The following discussion and business took place at Tuesday's meeting of the Brazil City Council:
- Some Brazil city employees will receive $150 vouchers to spend on outerwear needed for their jobs. The vouchers will be good at Rural King only.
Mayor Tom Arthur decided on issuing the vouchers as an executive order after he and Debbie Hobson tried to match employee sizes to the clothing and learned different pieces of clothing are measured in different ways.
- Brazil Monument Co. has been authorized to repair some 60 grave markers that were vandalized recently. The city's insurance is expected to reimburse at least some of the expense at Old Hill Cemetery.
Police Chief's report:
- The agility test for prospective police officers will be administered Saturday.
- The annual Shop with a Cop program is on track. Wal-Mart gave the city police department $1,000. Other sizable donations have been made as well.
Applications are available at the city dispatcher's office in the basement of the City Hall and will be accepted through Dec. 8.
- Police will help direct traffic for the Christmas parade Friday night.
- The Neighborhood Watch program at West Central Village has resulted in fewer calls.
"It is working better than I thought it would," reported Police Chief Mark Loudermilk. It is working so well, he hopes to expand the program to other neighborhoods in the months ahead.
- The Clay County Sheriff's Department is replacing its telephone/radio recorder and giving the old one to the City. A new recorder would cost $10,000 and Loudermilk expressed appreciation for the gift.
Fire Chief's report:
- Chief Tobey Archer said the $26,000 Federal Emergency Management Agency grant reported in The Times this week was written by Assistant Chief John J. Bennett.
Archer credited Bennett's "outstanding writing ability and intuitive research capabilities" for three successful Fire Act Grants received from FEMA.
- A revised department street test was given to members of the city fire department last week. The test is designed to evaluate the department's knowledge of city streets and township roads to include information in the county's 911 grid system.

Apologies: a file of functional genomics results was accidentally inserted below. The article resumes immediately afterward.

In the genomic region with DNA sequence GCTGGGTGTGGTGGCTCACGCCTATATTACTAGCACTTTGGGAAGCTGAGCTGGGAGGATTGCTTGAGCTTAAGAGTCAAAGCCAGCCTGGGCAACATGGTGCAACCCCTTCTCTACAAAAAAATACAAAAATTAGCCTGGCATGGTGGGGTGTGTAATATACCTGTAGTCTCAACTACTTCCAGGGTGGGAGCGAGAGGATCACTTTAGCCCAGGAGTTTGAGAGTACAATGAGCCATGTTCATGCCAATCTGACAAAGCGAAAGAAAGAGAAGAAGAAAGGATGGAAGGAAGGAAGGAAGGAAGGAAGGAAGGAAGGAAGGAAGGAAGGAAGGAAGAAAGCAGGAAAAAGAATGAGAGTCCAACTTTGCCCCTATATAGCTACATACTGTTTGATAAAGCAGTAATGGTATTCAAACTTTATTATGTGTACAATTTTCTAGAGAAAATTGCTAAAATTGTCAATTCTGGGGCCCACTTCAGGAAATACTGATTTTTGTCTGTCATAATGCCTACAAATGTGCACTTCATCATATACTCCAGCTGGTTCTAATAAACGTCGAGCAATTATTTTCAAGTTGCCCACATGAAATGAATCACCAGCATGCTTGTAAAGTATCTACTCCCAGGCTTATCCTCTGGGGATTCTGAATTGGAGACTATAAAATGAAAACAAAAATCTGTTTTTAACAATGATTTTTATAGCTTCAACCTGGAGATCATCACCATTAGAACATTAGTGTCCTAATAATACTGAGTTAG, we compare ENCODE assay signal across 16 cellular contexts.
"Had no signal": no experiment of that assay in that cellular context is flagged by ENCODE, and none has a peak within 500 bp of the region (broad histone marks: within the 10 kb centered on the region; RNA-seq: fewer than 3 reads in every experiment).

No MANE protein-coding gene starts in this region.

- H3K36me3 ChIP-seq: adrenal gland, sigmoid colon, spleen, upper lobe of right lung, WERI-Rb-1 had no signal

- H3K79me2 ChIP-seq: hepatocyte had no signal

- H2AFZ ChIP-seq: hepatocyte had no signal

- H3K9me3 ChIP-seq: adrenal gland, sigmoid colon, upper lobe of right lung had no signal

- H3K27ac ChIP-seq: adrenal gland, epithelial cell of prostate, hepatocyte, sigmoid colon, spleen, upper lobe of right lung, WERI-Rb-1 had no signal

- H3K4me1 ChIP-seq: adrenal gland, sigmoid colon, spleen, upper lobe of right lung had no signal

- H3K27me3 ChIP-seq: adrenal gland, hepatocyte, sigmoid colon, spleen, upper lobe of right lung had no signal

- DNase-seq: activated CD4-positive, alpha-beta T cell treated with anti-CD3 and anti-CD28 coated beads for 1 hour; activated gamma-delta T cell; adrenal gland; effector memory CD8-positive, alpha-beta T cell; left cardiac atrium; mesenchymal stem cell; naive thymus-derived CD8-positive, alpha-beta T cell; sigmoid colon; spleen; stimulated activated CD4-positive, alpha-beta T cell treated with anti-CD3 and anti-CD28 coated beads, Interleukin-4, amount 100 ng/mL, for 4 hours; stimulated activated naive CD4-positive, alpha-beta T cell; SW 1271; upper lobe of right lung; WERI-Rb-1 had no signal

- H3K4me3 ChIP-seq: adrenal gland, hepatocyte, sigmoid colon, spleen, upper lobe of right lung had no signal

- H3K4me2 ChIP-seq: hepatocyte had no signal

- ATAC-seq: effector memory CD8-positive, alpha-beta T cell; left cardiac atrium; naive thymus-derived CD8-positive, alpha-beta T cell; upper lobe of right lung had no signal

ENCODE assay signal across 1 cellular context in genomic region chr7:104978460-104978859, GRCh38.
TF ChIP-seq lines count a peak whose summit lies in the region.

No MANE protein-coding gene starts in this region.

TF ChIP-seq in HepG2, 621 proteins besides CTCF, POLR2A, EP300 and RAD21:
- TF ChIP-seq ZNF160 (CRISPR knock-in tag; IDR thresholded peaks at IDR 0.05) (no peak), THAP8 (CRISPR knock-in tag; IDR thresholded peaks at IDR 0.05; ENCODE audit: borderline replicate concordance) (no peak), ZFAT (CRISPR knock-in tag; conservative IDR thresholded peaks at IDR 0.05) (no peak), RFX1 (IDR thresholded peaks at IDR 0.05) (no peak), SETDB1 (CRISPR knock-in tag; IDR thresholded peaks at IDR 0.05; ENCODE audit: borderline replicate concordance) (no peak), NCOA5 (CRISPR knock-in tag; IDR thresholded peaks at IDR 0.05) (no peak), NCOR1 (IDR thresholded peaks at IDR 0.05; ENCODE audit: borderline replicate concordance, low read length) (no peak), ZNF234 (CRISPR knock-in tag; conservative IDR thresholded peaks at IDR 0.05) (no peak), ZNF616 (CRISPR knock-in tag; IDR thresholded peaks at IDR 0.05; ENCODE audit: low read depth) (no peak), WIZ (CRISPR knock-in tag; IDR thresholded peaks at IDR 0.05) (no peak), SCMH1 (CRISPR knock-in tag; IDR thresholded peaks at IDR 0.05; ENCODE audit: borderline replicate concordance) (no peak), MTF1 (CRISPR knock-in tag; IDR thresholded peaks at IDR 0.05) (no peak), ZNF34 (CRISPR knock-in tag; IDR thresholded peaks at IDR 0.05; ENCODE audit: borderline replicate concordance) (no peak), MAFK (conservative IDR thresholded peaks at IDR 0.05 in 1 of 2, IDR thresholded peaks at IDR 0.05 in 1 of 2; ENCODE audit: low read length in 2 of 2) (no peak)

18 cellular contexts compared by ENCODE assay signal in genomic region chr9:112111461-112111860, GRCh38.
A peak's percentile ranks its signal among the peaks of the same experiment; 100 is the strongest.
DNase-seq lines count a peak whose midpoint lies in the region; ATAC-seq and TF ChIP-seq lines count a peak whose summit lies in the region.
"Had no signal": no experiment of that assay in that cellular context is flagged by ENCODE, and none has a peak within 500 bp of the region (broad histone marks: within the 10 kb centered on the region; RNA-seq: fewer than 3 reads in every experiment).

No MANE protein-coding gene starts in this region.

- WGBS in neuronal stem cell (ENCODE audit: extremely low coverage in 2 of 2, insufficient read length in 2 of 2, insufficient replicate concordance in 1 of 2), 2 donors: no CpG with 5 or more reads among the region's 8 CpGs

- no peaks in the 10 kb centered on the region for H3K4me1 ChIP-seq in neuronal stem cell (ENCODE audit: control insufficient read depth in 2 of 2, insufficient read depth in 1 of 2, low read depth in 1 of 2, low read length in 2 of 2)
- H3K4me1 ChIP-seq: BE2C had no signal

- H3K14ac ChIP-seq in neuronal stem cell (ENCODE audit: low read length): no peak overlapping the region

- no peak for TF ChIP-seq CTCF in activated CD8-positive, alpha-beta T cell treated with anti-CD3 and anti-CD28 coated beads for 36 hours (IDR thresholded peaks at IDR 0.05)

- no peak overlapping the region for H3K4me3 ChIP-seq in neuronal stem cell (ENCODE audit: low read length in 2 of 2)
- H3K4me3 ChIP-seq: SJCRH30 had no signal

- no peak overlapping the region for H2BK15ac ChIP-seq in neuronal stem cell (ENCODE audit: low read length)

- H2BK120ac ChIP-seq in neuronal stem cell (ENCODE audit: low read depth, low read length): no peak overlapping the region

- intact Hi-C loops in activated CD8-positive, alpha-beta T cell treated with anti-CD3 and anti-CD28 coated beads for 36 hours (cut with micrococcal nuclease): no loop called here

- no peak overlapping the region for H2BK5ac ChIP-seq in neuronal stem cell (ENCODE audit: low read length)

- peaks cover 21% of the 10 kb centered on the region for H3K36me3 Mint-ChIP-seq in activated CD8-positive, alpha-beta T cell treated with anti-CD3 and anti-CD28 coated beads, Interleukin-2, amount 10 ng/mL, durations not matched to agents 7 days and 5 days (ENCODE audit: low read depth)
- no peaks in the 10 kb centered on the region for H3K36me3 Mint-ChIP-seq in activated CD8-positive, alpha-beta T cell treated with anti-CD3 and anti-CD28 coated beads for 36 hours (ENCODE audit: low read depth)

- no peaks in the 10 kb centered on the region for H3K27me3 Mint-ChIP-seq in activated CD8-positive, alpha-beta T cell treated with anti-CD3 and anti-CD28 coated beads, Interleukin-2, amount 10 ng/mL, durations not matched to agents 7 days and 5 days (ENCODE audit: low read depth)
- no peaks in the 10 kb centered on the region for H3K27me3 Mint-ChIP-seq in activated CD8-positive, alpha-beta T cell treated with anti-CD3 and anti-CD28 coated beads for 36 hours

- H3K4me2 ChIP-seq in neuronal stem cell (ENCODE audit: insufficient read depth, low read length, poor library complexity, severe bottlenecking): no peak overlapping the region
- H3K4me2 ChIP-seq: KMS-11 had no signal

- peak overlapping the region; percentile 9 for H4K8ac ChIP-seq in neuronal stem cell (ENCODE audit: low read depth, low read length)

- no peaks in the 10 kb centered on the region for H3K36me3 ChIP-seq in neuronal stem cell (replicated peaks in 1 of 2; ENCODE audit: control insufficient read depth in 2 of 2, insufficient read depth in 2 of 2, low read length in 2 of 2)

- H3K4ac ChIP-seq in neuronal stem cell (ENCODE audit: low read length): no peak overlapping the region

- On Nov. 22, Chief Archer met with 911 Chief Dispatcher Missy Gambil concerning the fire department's telecommunications protocol.
"This protocol defines the fire department's dispatching needs as it relates to the Fire and Rescue Service and opens communication between (the Sheriff's Department and the Brazil Fire Department) to better define each department's needs," Archer said.
- The Pension Board has approved a plaque listing retired firefighters, much like the city police department's plaque listing retired officers.
Planning Director's report:
- Michele Driscoll met recently with members of the 4Community group.
"I believe we will be able to use their recommendations as our (city) Master Plan," she said.
- "I am really proud of the owners of 306 S. Lambert," she said. "They have cleaned up the property tremendously. It looks great."
- The City Council raised the cost of trash pickup from $7 to $8.50 per month.
- On first reading only (two readings are required), Julie Lake received permission to establish a bed and breakfast at 704 N. Meridian St.
She recently purchased the building, but the lot had to be rezoned from residential to business use.
The request had been approved by the City Plan Commission.
The City Council approved it on first reading only 4-1 with Councilman Jim Sheese voting no, saying he had not known about the request before Tuesday night's meeting. Other council members indicated they were not aware of the request either.
- The City Council approved 5-0 a five-year parks master plan for the years 2005-10.
The plan is designed to facilitate grant writing and does not obligate the City Council to provide funding in any way, said County Parks Board Member Tom Reberger.
Ruthann Jeffries of the City Park Board said the plan was based on more than 400 surveys distributed through various organizations in the county.
The Community Parks association has made $230,000 in park improvements in the past five years, reported Community Parks Board member Wilmadean Baker.
Volunteer help saved nearly $23,000 wanted to professionally prepare the plan.
The five-year plan, bound in a 2-inch binder, is available for study in Mayor Tom Arthur's office.
All council members were in attendance. City Attorney Joe Trout was absent.